Queen’s heartache as close friend and royal aide Ann Fortune FitzRoy dies aged 101

The Queen's longtime friend and close royal confidant Ann Fortune FitzRoy, the Duchess of Grafton, has died aged 101.

News of Fortune's passing on Friday comes less than a year after Queen Elizabeth's husband Prince Philip, the Duke of Edinburgh, died in April at the age of 99.

Fortune was a colossal presence in the Queen's life as she served the Royal household for the entirety of the Monarch's 69-year reign.

In 1980, the Duchess was even appointed the Dame Grand Cross of the Royal Victorian Order – an award which was made personally by the Queen for services to the sovereign.


The pair's bond was so strong that she made the Queen godmother to her second daughter, Lady Virginia FitzRoy, in 1954.

Taking on the role which held responsibility for the Queen's clothes and jewellery, Fortune was one of the only two Mistress of the Robes to serve so far during her reign.

Fortune was also praised for advising the Queen when it came to royal engagements and duties, as well as accompanying her to royal events and state visits.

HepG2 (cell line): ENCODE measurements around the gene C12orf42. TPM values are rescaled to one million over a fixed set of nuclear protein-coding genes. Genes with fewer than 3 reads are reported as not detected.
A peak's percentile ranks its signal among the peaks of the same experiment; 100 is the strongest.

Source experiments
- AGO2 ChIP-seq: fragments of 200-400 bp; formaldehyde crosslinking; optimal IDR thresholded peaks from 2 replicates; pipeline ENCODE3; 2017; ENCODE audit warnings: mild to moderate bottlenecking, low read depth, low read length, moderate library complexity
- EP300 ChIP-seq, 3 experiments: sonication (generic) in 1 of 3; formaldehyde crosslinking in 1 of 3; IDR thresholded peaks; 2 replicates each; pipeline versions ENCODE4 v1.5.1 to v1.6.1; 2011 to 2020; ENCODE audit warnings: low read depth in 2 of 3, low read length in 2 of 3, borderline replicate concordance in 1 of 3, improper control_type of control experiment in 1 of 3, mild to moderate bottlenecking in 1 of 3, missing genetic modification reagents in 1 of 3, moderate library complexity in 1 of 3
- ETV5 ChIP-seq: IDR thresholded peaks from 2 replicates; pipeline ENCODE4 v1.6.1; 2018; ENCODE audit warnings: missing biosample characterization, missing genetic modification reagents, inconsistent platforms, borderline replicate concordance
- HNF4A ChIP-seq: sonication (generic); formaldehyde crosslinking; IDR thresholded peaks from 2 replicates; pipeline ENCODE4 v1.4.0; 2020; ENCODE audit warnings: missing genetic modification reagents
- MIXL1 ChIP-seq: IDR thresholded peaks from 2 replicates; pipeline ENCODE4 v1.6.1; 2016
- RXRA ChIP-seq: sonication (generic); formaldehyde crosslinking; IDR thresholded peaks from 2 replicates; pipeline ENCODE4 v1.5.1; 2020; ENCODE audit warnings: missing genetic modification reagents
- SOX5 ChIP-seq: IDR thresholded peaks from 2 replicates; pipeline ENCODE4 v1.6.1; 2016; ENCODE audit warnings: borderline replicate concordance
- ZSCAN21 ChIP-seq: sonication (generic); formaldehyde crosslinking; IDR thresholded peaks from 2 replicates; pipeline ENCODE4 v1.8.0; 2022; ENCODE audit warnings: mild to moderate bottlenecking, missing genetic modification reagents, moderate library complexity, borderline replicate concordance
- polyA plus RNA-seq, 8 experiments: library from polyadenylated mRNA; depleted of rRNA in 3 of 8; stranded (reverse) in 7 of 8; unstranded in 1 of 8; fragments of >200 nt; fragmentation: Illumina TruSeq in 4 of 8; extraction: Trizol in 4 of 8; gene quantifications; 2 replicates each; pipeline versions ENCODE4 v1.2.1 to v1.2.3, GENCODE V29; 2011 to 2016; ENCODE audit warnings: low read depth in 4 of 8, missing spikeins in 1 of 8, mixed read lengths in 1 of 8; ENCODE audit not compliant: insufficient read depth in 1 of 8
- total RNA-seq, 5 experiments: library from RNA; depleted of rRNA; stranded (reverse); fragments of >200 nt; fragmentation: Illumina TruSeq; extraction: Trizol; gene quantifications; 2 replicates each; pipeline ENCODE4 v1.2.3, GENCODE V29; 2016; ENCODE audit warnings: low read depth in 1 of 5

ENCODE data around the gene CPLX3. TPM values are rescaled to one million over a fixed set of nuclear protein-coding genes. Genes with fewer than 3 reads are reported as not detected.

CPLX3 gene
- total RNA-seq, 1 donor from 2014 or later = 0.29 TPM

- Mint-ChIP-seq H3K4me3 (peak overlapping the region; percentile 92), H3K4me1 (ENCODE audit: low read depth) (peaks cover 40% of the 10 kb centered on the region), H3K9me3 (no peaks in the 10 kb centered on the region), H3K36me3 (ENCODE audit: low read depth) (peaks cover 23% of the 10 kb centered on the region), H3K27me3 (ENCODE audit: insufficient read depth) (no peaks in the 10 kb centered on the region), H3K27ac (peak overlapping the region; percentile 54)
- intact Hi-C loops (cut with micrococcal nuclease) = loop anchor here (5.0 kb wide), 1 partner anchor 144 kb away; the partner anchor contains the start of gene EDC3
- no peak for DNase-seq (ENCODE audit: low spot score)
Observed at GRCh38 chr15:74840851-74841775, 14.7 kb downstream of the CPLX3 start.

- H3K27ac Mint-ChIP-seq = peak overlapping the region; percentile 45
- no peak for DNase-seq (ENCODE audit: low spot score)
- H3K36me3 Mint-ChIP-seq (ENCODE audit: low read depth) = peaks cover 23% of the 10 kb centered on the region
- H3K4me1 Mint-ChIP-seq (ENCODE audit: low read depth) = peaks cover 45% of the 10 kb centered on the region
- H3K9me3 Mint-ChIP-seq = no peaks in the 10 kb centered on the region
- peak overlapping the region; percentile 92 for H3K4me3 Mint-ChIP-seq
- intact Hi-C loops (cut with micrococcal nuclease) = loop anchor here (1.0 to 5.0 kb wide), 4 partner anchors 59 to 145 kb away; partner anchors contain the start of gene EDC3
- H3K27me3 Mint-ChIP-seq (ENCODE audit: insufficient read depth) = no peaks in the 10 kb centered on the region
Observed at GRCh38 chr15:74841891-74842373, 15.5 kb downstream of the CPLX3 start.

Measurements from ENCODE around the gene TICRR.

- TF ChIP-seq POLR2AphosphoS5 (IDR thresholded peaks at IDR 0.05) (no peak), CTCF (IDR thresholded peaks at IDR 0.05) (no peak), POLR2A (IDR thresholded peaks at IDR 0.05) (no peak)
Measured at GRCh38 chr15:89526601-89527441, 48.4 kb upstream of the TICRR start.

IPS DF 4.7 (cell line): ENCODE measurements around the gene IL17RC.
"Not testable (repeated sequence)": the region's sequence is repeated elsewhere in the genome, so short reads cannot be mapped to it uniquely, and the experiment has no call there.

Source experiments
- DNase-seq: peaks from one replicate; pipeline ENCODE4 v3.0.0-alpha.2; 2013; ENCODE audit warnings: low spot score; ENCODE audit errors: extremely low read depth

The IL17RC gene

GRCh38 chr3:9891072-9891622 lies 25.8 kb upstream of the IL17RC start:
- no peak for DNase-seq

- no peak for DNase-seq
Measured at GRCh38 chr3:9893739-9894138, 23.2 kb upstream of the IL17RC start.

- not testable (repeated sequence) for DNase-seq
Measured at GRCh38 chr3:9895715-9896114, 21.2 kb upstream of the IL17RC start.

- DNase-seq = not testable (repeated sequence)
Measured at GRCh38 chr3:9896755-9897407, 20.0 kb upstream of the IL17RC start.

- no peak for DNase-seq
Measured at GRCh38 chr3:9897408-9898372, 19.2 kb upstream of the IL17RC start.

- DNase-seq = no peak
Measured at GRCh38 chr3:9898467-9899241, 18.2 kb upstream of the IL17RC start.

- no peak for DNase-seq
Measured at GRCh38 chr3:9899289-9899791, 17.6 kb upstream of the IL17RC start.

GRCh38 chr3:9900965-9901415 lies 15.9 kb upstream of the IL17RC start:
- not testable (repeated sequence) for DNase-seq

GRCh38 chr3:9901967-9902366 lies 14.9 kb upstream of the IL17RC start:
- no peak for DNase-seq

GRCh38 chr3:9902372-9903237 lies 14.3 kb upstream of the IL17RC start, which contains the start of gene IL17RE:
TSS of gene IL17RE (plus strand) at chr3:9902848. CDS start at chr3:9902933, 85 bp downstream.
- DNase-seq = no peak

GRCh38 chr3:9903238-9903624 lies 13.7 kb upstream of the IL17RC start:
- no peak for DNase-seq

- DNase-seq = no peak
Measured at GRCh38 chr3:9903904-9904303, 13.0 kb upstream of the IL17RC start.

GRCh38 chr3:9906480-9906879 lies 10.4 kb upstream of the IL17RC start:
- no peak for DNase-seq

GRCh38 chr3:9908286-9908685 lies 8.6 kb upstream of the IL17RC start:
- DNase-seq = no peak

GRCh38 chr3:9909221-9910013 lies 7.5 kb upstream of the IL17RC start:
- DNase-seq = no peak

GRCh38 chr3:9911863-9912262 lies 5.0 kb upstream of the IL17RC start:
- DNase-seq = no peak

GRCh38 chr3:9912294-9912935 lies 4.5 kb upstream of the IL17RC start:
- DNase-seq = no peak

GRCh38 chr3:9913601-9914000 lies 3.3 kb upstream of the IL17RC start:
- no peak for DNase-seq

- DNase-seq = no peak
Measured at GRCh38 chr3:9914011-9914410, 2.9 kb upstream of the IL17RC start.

She was by the Queen's side during her trips to Nigeria in 1956, Paris in 1972 and Russia in 1994.

Back in 1980, drama unfolded as the Duchess was ordered to leave then-ruler King Hassan's compound despite an invite to stay during their trip to Morocco.

Born in 1920, the Duchess was raised in a country house in Ashfold, Sussex, before marrying the 11th Duke of Grafton Hugh FitzRoy in 1946.

The pair went on to have five children before the Duke's passing in 2011.

Fortune joined the royal household as Lady of the Bedchamber for the Queen during her coronation in 1953.

More than a decade later, she became Commander of the Royal Victorian Order in the New Year's Honours list in 1965

This is fresh heartache for the Queen who lost her husband, Prince Philip, earlier this year.

This year will mark the Queen's first Christmas without her "life and soul" Philip.

The royals are expected to gather at Sandringham in Norfolk as usual for Christmas, where the Queen will host her family, explains royal expert Duncan Lancombe.

"Philip was always at the heart of Christmas at Sandringham and his absence is going to be keenly missed," he told OK!.

For the Queen, the Christmas break is an opportunity to take a well-earned break from one of the most challenging years of her 69-year reign, her first as a widow.

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